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    Quote Originally Posted by gar View Post
    110107-2001 EST

    You need to know what is the motor load, how constant, and duty cycle.

    A useful method would be to measure the KWH for one typical 24 hour period.

    If you want a wild guess at full mechanical load, then maybe use 1 KW/HP as an estimate, or 75 KW.
    I agree with you points on motor loading and duty cycle. But think that taking 1kW for 1 hp is an unduly pessimistic assumption about motor efficiency at the rating being discussed here.

  7. #7
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    110108-0834 EST

    Besoeker:

    I agree that 1 KW is probably high for a motor of that size, but it is an easy number to use for a quick estimate.

    There are too many other undefined parameters that a high estimate won't make much difference. Actual KWH measurements over a reasonable time are needed to get good information.

    .

  8. #8
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    Quote Originally Posted by gar View Post
    110108-0834 EST

    Besoeker:

    I agree that 1 KW is probably high for a motor of that size, but it is an easy number to use for a quick estimate.
    Quite.
    Of course, if the motors were rated in kW instead of the archaic HP, that would then eliminate the need for conversion factors.......
    Runs for cover........



    Quote Originally Posted by gar View Post
    There are too many other undefined parameters that a high estimate won't make much difference. Actual KWH measurements over a reasonable time are needed to get good information.
    I agree. With just the motor rating alone, all you can calculate is the maximum energy that could be consumed over the 80 hour period.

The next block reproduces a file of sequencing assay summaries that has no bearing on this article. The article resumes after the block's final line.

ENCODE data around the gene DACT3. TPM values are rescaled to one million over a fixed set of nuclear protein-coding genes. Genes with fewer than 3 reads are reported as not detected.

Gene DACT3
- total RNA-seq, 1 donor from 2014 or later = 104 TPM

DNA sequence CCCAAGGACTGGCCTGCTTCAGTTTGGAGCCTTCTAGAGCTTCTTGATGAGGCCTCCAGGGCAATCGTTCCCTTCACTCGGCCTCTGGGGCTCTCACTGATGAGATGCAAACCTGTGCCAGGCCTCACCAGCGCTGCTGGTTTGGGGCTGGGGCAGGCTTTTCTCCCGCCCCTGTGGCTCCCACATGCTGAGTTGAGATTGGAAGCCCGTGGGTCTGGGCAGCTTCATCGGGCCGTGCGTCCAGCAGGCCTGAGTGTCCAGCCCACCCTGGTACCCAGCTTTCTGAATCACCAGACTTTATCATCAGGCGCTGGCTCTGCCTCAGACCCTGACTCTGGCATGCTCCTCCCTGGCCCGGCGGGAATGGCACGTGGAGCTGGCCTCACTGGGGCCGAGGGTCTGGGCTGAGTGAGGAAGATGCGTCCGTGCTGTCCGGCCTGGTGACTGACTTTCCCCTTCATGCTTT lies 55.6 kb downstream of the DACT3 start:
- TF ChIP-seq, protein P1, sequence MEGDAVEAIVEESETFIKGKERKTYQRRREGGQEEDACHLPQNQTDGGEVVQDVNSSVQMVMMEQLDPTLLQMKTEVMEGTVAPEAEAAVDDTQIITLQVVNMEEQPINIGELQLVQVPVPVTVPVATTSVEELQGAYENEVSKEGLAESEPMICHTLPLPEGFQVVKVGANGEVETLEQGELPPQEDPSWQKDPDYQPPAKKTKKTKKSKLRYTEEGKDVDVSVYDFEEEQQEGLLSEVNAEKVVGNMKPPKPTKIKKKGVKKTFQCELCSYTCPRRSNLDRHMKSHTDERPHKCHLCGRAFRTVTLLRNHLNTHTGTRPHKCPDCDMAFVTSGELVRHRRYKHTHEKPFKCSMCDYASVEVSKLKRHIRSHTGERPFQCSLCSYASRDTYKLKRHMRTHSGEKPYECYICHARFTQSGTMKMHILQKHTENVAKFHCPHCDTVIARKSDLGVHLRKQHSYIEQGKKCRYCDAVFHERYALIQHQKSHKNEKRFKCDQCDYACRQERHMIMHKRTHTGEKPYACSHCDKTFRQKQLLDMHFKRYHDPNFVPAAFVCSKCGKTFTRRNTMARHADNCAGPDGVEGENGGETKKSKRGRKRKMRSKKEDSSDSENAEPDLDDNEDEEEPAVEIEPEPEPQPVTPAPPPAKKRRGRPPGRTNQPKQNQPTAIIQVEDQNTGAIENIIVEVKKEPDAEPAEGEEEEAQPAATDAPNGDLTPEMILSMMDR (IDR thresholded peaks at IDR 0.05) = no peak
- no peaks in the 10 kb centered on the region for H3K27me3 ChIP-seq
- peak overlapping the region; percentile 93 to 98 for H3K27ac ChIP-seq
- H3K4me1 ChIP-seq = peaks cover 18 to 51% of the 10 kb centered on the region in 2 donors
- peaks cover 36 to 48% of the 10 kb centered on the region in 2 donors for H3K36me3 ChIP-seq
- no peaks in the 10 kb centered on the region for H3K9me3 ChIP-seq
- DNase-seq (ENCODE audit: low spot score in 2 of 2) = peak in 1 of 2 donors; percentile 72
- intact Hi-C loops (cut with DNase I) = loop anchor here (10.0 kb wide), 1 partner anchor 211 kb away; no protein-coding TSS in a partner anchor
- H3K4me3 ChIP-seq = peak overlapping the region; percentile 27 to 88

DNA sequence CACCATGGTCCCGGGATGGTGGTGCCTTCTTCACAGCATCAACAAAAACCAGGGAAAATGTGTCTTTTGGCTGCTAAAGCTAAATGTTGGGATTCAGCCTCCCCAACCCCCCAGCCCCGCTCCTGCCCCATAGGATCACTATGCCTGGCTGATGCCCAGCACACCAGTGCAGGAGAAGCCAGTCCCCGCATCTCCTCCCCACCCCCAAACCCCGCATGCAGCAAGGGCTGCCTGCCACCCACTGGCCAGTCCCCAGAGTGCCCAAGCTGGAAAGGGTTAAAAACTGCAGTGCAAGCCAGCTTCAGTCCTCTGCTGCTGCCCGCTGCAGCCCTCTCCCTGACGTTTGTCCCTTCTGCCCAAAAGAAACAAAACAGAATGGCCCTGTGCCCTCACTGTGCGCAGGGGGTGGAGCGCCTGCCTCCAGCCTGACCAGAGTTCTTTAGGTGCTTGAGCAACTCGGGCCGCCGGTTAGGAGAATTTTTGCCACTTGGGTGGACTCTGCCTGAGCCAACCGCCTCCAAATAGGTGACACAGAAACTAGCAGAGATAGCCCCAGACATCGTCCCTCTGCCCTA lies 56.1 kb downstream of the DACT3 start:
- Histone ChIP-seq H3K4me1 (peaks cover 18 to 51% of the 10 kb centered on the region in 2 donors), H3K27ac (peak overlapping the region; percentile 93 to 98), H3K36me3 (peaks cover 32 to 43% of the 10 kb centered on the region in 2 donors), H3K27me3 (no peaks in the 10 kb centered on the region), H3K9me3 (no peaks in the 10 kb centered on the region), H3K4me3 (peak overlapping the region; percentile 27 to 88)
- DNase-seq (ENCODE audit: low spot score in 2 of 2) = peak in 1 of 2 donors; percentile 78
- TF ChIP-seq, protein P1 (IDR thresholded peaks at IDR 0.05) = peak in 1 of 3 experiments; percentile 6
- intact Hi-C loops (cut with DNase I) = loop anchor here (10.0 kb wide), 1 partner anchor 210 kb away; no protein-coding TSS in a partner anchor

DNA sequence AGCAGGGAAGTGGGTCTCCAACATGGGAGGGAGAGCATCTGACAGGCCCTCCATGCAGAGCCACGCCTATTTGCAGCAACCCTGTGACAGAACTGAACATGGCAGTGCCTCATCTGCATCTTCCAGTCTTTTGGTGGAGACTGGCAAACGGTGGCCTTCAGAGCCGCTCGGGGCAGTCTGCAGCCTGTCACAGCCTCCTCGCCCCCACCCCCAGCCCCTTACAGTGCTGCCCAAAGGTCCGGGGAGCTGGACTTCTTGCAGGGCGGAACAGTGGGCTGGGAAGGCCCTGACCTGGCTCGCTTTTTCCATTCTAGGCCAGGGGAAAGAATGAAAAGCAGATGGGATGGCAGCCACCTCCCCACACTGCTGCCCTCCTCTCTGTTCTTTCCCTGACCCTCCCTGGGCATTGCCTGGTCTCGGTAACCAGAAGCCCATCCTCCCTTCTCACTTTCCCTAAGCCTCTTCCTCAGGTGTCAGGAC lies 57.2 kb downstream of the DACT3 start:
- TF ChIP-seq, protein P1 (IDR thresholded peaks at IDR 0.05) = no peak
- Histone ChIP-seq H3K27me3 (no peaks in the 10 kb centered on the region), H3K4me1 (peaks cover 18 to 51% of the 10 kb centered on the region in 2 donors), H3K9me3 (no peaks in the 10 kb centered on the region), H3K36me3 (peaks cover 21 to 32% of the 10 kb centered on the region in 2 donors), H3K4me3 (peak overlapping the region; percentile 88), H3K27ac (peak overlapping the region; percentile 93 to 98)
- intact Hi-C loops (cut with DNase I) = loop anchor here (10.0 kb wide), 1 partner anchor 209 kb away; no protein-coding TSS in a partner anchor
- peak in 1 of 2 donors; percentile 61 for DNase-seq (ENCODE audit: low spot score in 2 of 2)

9. #9
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    Once again

    So everyone missed my point. I guess i will spell out my question.

    This is all theoretical. Only want Ballpark answers.

    A 75 HP motor at 480 find KW.

    If single phase 75HP * .746KW/HP = roughly 56 KW

    If three phase 75 HP * .746KW/HP = roughly 56 KW

    If three phase and assuming 100 FLA at 480V
    KW = Volts *Amperes * Power Factor * 1.732

    KW = 480 * 100 *Assume 1 (reality .8) *1.732 = 83 KW or (100 KW if power factor is used)


    All i want to know is if you generically use the formual for 1 hp = 746 watts do you need to account for phree phase situation by multiplying by 1.732.

    I understand you are only charged for real power usage (KW) unless you are on a commerial site where your rate structure can ding you for you KVA usage (Low power factor = high ding). Amps doesn't matter you just want KW (I was using a generic voltage and Current to find KW).

  10. #10
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    1 HP=746 Watts regardless of single phase or three phase.
    In many cases though the HP is the mechanical output, not the electrical input which must be greater since the motor must be less than 100% efficient.

    As a rough estimate I would add about 10% to the output in order to estimate the input.

    If the motor is not fully loaded then measurement by use of a KWH meter is the best option.